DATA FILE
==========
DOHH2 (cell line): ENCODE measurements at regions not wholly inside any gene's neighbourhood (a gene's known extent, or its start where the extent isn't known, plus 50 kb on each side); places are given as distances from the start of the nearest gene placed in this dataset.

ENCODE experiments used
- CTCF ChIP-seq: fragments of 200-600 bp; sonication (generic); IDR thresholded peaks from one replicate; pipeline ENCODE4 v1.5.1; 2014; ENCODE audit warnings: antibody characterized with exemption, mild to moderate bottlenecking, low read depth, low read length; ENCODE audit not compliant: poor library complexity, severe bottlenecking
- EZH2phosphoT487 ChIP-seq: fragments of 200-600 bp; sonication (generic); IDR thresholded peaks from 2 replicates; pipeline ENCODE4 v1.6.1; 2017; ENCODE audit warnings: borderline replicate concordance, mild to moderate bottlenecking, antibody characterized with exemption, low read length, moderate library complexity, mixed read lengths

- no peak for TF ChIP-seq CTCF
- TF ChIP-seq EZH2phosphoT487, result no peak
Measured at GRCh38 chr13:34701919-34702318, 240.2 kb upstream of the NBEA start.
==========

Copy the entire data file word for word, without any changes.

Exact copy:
DOHH2 (cell line): ENCODE measurements at regions not wholly inside any gene's neighbourhood (a gene's known extent, or its start where the extent isn't known, plus 50 kb on each side); places are given as distances from the start of the nearest gene placed in this dataset.

ENCODE experiments used
- CTCF ChIP-seq: fragments of 200-600 bp; sonication (generic); IDR thresholded peaks from one replicate; pipeline ENCODE4 v1.5.1; 2014; ENCODE audit warnings: antibody characterized with exemption, mild to moderate bottlenecking, low read depth, low read length; ENCODE audit not compliant: poor library complexity, severe bottlenecking
- EZH2phosphoT487 ChIP-seq: fragments of 200-600 bp; sonication (generic); IDR thresholded peaks from 2 replicates; pipeline ENCODE4 v1.6.1; 2017; ENCODE audit warnings: borderline replicate concordance, mild to moderate bottlenecking, antibody characterized with exemption, low read length, moderate library complexity, mixed read lengths

- no peak for TF ChIP-seq CTCF
- TF ChIP-seq EZH2phosphoT487, result no peak
Measured at GRCh38 chr13:34701919-34702318, 240.2 kb upstream of the NBEA start.